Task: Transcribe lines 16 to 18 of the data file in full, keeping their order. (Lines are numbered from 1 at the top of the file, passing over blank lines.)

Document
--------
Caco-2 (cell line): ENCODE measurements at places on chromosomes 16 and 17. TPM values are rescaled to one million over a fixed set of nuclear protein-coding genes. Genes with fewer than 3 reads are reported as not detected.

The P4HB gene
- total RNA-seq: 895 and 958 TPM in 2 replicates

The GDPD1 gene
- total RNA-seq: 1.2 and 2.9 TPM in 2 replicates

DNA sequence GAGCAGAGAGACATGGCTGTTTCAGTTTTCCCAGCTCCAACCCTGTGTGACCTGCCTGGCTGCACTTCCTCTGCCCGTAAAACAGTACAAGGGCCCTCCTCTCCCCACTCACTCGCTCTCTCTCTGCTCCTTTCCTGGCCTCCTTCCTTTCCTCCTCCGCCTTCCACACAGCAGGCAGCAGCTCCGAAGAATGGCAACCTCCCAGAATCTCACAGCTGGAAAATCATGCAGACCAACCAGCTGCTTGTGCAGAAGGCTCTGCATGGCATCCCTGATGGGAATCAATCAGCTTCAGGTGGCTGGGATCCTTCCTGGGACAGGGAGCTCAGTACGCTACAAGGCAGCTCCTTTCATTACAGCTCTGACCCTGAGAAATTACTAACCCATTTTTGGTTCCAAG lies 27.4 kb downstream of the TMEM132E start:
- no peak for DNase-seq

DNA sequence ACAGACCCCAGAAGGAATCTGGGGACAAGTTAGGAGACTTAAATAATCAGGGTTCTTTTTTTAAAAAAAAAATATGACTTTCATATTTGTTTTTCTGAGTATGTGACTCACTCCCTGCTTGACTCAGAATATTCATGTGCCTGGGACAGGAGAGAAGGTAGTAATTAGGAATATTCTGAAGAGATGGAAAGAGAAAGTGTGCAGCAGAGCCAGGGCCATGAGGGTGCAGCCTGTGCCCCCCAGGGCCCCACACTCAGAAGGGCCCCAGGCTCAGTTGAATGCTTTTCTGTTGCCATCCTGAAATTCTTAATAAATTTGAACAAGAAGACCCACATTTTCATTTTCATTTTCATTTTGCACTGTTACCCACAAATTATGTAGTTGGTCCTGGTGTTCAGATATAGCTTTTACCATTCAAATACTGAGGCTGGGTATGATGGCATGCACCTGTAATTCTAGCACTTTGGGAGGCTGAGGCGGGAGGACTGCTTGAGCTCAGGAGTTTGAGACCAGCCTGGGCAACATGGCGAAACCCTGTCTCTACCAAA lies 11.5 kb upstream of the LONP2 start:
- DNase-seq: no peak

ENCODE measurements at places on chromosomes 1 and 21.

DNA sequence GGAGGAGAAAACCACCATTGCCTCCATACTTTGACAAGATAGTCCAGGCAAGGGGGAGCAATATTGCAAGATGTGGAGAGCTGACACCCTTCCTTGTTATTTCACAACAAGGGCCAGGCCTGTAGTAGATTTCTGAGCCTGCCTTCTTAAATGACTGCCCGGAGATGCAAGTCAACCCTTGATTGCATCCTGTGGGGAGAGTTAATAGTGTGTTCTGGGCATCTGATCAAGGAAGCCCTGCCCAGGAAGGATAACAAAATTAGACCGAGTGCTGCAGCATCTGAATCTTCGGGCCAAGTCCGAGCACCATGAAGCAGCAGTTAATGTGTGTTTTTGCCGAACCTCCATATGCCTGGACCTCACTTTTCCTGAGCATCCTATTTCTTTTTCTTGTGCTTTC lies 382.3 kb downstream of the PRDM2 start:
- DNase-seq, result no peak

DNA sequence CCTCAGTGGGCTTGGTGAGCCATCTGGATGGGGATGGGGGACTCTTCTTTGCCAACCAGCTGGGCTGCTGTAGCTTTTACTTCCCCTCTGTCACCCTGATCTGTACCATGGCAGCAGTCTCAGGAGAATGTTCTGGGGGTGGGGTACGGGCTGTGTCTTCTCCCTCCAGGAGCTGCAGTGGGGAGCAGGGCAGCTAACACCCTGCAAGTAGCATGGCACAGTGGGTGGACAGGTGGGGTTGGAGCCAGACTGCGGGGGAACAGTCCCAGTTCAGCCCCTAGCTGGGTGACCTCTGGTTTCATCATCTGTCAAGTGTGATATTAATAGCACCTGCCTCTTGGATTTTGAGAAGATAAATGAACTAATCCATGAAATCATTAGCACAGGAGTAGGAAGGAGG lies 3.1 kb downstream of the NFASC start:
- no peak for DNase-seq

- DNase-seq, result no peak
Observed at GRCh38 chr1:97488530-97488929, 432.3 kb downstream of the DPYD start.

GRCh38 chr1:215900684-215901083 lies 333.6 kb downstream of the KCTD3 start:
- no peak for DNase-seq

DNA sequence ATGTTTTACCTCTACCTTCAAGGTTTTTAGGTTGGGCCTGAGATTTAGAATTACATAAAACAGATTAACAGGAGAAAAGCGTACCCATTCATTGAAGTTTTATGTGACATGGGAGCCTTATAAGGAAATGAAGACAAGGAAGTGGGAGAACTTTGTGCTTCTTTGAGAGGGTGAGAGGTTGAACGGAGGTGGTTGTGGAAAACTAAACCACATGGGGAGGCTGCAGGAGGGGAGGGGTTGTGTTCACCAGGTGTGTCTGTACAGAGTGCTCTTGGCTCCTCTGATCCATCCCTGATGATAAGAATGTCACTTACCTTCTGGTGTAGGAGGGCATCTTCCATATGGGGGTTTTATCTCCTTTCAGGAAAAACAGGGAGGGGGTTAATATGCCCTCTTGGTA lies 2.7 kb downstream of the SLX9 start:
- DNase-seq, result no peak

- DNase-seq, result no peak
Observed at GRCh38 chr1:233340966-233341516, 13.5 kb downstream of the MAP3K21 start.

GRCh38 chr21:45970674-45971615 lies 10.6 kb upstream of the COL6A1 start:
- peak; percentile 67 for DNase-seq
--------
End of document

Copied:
Observed at GRCh38 chr1:97488530-97488929, 432.3 kb downstream of the DPYD start.

GRCh38 chr1:215900684-215901083 lies 333.6 kb downstream of the KCTD3 start:
- no peak for DNase-seq